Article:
Plastic surgery for cars

Another year, another motor show, another array of skin-baring models, either four-wheeled or two-legged. (Plus hoards of virgin—male—paparazzis following them along the globe). The Geneva motor show, which takes place at the heart of Europe’s sophistication, boasts the most attractive, bold, ambitious from each car company’s design room, turning the event into a fashion show compared to an auction market (US) or a scene from The Matrix (Tokyo—“Misteeeer Andersooooon”…)

I was browsing a collection of new concept cars introduced in and I noticed something strange: I could always tell if a car is from an Asian company or a European company. In the aforementioned slideshow, this, this, and this are from Asia and the rest is from Europe.

Is it that Asian companies present only family-oriented cars? No—there are SUVs from Audi and Aston-Martin. Or maybe Asians are too “moderate” and “humble”? Again no—certainly this Subaru looks more aggressive than that Volkswagen. But definitely there is a pattern in Asian companies’ cars.

Then I realized the reason of my strange feeling: Asian cars were, literally, “strange.” Sometimes my brain makes the matter more complicated than things look. The three Asian cars had either too much of something or too little of it, abundant in one area but lacking in others…they were all out of balance. Browse the slideshow, and whenever I felt “WTF,” bingo, that car was from Asia.

Let’s compare Mitsubishi CA-MIEV and Alpha Romeo 4C for example. Both cars are aggressive in their design. But while Mitsubishi looks like a sumo wrestler trying to become a Kabuki actor (without any synergy effect), Alpha Romeo is a fashion model enhanced by steroids (or Photoshop).  I am no car designer but it is painfully obvious that the former is applying too many layers of makeup to hide its natural face (and fails), while the latter is…born that way.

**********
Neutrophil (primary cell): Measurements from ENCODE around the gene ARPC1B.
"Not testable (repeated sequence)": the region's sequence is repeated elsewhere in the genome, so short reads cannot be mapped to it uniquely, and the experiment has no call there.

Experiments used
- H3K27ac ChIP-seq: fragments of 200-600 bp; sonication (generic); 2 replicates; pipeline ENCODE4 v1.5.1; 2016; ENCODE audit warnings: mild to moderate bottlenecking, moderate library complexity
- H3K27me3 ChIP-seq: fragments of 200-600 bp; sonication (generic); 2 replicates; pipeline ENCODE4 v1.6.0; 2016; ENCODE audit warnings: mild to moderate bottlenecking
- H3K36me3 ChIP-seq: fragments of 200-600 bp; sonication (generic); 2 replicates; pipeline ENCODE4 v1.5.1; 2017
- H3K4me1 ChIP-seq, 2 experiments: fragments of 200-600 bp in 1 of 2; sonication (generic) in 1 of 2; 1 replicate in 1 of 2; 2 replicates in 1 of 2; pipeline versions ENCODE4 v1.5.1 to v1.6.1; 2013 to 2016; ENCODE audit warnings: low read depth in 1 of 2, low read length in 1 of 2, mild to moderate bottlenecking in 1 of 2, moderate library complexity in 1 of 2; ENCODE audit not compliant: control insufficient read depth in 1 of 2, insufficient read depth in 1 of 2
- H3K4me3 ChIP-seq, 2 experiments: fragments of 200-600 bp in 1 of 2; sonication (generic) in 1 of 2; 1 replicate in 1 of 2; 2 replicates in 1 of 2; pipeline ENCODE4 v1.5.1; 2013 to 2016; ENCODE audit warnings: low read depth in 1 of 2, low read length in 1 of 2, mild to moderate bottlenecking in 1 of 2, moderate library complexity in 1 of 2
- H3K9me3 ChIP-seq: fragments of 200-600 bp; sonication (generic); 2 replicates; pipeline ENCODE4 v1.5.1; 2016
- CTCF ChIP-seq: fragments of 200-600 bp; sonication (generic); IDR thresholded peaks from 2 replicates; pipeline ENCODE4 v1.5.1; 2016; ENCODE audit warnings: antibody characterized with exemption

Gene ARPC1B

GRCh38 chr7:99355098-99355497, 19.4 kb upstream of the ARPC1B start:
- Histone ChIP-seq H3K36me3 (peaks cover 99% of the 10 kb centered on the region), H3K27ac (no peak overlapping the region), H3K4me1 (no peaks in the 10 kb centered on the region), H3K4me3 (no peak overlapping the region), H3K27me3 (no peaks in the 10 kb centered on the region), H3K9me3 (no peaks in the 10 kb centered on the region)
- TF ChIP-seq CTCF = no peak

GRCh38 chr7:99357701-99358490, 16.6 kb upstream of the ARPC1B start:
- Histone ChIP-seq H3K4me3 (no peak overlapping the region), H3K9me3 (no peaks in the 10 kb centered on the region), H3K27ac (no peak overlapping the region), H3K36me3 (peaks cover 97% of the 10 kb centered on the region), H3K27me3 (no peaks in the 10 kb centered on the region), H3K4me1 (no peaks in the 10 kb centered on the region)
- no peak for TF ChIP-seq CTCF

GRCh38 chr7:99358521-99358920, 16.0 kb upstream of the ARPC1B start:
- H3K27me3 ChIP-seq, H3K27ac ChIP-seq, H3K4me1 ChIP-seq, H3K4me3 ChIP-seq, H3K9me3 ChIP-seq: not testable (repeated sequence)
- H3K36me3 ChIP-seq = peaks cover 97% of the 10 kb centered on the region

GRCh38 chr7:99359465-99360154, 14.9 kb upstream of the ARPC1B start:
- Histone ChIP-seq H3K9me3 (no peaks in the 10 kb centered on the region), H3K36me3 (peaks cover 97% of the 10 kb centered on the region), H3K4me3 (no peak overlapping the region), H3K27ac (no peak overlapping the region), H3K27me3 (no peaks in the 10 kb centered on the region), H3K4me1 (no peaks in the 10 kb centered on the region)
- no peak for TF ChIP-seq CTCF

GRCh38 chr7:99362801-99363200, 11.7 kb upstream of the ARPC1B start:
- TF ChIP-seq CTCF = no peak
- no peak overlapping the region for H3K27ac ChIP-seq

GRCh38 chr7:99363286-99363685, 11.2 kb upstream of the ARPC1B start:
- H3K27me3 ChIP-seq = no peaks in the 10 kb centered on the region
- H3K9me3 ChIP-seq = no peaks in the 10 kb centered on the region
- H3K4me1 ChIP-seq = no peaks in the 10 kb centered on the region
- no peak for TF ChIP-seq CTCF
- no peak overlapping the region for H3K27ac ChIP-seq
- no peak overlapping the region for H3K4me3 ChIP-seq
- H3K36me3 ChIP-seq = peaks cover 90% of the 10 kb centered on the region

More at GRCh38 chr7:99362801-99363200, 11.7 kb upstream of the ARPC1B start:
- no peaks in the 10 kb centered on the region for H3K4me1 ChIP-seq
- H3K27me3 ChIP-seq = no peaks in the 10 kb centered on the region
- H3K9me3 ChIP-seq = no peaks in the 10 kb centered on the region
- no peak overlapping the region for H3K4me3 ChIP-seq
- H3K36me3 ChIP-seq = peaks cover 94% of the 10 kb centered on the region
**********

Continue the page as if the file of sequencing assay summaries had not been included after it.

Why do Asian companies need to “try too hard” to gain attention? Where did the amazingly subtle beauty found in small objects go? I blame the emblem, or lack thereof. If I am an Audi, I do not need to assert myself more than list four overlapping rings horizontally and slap them on the radiator grill. If I am an Alpha Romeo, that triangle attracts a week’s worth of attention in five seconds. If I am a Rolls-Royce, my mere presence tells everybody to shut up and back off.

Asian companies, without an established identity, need to do something “extravaganza” to gain attention. It is a sad truth, but that itself is fair. Everybody needs to start somewhere. They even have an advantage compared to their European counterparts. Because almost nobody knows their “identity,” they can freely experiment, not bound by their own legacy.

They certainly worked hard, but just when they became ready to get out of wallflower status, they seem to hushing themselves away into something worse: a clown. As a result, they are giving even more attention to their naturally beautiful European siblings. How come this happen all the time?

I see two issues with the Asian companies’ car design.  (1) They never grew their own identity. They have relied too much on following the ever-changing cosmetic “trends” for years and now they don’t know what their original face looks like. (2) They do not have real “taste” which can only be acquired through accessing real beauties and art constantly.

We certainly cannot blame the designers in Asian companies. What can they do, who are always pressured and have no time to acquire “tastes” and whose brilliantly incompetent boss has the power to add an extra (and ugly) line to a perfect drawing, thanks to the seniority corporate culture?

There was a time I expected Asian companies to grow their design identity, or their identities themselves, sooner. But more than a decade has passed in the new millennium and we are still at this stage. Will it change, ever?